Tuesday, April 26, 2011


On Good Friday, I took a leisurely ride through an area of Susquehanna Township that I have driven through many times over the years. I drove from home on Sixth Street, when I first started teaching, to Susquehanna Township Senior High School on Elmerton Avenue from Cameron Street all the way to the school. However, I had never explored any of the roads that intersect with Elmerton Avenue.

I had gone to the market to find some whoopie pies to take to Matt and his family on Sunday. I also bought some blue Peeps for Ian, since I knew he would not get enough sugar in his Easter basket.

Then I drove out Elmerton Avenue, starting at Cameron, just like I did all those years ago. The first road I drove back was Bamberger Road, a "no outlet" sign failing to stop me. There were some pleasant houses back there and some sort of school (I forget now which one) in a very modern-looking building. I thought about a boy I had had in eighth grade, later, when I taught at the middle school. He was a big kid and teased mercilessly by the little squirts in his class. I think we'd call it bullying today. At any rate, something happened at home on Bamberger Road, and (I hope you're sitting down) his father set him on fire, killing him. I wondered where his house was and spent a moment just remembering him so he'd know he had not been forgotten.

At the end of the street there was a unique tree house -- made from a stump. Maybe this is the entrance to Alice's Wonderland, or perhaps the gate of hell! At any rate, it was clever and amusing. All of the houses at the dead end had "no turning" signs in their driveways, so I had to back up a block or two to change directions. No small animals or children were injured in my efforts to back up that far. Let's say that going in reverse is not my forte.

On the left as I drove back towards Elmerton Avenue was a decrepit-looking farm sort of peeking over a small ridge. I think some of the photographers on Beyond Second have gone in there to photograph the abandoned farmhouse. Later, when I was back on Elmerton, I looked for the entrance to the farm but was unable to find it! Those photogs must have levitated their way back to the old house.

So I drove on toward the school, passing buildings not there in my earlier commute, like the State Police headquarters and the Fish and Boat Commission and the Game Commission. I wonder of the Commonwealth of Pennsylvania owns a lot of the vacant land out there, between the Commission buildings and the former State Hospital. I recall talk many years ago of the offices of the Historical and Museum Commission moving out there to give the State Museum, where they are still located, a lot more storage areas.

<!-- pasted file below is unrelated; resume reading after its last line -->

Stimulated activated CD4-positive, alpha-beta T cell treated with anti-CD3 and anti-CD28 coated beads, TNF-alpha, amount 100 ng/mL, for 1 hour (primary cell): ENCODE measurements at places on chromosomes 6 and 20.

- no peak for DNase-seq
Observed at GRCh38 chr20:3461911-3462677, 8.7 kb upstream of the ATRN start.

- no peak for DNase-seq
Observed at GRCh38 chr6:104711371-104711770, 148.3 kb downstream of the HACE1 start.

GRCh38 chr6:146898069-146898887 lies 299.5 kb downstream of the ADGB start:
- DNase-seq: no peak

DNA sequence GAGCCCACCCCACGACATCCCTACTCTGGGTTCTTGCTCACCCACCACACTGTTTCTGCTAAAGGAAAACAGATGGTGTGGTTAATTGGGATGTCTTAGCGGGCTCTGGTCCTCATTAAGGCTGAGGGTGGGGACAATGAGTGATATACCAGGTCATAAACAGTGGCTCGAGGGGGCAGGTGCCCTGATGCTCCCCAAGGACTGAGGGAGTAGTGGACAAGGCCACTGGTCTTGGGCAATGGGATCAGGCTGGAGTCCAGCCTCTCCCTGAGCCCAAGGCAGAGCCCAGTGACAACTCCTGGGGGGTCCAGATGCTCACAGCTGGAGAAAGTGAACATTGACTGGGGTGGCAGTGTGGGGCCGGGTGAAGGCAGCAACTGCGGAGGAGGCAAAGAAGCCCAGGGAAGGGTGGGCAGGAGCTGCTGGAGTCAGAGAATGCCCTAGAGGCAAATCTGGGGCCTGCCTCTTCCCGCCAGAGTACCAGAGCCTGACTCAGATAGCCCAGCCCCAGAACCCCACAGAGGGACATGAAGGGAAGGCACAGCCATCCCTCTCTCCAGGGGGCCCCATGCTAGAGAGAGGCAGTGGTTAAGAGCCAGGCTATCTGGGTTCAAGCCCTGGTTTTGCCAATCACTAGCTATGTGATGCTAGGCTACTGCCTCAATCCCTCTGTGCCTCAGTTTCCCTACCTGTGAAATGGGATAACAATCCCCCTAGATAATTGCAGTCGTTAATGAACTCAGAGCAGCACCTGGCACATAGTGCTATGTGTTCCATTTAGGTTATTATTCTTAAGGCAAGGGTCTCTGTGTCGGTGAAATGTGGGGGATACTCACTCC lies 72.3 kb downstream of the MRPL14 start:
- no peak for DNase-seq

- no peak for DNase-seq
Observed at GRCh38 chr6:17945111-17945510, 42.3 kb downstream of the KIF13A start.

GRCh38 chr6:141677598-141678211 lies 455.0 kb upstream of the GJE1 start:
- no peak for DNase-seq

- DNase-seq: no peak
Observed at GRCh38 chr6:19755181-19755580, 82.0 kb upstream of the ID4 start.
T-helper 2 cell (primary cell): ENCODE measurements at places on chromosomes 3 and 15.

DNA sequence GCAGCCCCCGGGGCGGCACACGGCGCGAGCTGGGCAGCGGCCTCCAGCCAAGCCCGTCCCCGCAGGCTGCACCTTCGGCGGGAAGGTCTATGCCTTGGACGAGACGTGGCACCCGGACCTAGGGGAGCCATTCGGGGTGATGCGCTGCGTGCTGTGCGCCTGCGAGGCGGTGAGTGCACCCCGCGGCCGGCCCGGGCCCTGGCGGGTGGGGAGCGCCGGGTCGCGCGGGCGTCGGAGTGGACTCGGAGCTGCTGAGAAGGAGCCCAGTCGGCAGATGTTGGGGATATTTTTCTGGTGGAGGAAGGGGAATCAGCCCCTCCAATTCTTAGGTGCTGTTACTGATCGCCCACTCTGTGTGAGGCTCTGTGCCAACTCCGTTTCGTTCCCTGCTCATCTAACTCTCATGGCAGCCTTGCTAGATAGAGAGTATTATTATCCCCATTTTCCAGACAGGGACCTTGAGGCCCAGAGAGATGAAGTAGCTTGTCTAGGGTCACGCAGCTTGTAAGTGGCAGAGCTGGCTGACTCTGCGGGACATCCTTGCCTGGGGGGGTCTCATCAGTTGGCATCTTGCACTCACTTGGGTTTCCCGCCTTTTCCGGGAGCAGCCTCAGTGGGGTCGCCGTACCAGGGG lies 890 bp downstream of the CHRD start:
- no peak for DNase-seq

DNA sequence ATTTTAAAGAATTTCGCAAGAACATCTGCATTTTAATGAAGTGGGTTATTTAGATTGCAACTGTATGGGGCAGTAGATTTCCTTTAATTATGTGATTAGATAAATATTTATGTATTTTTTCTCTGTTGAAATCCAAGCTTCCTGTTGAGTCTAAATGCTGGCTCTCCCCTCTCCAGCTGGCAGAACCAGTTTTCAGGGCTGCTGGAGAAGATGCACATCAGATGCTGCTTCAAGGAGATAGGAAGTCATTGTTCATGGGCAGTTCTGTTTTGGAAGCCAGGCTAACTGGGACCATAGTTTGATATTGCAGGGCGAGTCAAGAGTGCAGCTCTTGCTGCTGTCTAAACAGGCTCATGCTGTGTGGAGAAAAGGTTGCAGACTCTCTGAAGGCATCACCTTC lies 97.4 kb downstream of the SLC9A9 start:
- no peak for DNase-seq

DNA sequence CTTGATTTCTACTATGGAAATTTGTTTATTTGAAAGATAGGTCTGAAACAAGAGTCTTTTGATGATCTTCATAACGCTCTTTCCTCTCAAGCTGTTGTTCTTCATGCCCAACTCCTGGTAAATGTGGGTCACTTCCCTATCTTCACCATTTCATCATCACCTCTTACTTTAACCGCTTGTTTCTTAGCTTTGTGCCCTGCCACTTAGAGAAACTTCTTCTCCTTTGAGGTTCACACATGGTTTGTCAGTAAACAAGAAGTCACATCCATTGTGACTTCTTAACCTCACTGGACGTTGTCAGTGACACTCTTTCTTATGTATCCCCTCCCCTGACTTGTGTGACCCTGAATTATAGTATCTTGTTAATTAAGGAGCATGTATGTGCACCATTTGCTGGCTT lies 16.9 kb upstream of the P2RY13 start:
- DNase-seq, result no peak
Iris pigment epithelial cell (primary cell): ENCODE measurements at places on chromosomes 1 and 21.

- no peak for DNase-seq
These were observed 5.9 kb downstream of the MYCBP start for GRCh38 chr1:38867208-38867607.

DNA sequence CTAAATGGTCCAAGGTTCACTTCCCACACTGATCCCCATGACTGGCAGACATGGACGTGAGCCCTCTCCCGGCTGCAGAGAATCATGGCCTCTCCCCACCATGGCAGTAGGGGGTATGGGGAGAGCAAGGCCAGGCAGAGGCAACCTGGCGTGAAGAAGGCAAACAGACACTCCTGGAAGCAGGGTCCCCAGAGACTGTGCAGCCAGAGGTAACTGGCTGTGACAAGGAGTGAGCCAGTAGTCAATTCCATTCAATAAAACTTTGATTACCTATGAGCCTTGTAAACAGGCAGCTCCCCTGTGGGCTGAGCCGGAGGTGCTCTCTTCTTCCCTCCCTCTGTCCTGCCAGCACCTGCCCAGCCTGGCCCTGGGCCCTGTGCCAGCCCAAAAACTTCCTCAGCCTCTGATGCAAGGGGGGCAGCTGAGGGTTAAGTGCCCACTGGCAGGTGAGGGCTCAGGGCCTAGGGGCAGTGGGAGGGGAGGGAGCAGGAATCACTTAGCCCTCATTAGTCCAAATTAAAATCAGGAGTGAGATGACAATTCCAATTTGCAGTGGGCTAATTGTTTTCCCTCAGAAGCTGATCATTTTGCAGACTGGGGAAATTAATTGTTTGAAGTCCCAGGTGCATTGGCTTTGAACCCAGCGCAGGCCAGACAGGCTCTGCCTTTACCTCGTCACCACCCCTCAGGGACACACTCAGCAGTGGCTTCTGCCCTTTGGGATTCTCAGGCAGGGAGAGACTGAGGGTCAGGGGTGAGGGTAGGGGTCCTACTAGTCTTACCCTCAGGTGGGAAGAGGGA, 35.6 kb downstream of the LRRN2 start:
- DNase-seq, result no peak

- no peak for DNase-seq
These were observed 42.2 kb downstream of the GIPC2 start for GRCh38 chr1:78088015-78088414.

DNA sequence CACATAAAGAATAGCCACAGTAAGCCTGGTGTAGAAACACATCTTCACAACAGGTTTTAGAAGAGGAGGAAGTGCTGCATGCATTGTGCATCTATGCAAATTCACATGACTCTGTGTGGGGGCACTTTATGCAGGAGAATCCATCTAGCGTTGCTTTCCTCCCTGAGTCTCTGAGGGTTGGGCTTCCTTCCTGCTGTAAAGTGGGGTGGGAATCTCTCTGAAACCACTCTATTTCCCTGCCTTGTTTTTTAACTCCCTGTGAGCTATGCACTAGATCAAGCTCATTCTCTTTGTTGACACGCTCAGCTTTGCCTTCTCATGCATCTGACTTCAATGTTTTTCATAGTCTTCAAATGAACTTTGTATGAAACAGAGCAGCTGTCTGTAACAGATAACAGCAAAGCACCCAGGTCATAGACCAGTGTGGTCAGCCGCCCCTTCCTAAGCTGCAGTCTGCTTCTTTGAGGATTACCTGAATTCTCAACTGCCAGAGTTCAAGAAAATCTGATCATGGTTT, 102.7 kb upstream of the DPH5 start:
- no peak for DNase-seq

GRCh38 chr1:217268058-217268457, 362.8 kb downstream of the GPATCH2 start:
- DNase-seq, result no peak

The next interesting road I came to was Martina Drive. It's a lane and a half of blacktop winding its way up and over a small ridge. My friend Marcia had mentioned once that a friend of hers had lived in a house back there that was designed by a student of Frank Lloyd Wright. I thought I might catch a glance of it.

I ignored the sign that said "Road Closed," which looked to me like it meant, "There is no barrier here, but if you have any problems on this road because of its condition, don't call us." There were several large "dips" in the roadway, but all in all, it was not too bad. I slowly snaked my way to the top of the hill, with not a building in site. It was a dead end, of course, so I turned around and headed back down. It was then that I spotted this house at the end of a steep driveway. I could see only a small portion, but it looked like it would be something one might want to explore further. Not knowing if it was still occupied, I did not drive up.

When I got back to Elmerton, I noticed something in front of the property that I had missed before: a huge sign offering 50 acres for sale. Directly across the street was a second sign offering 35 acres for sale. I guess this bit of rural Susquehanna Township will disappear in favor of more office parks or residential development.

Once I got to Progress Avenue, I felt I was back in civilization and zipped home on I-81, to find a beautiful pot of spring flowers that Susanne had bought from the folks who live behind us and have a landscaping business and plants sales on their property.

Click on any photo to enlarge it.

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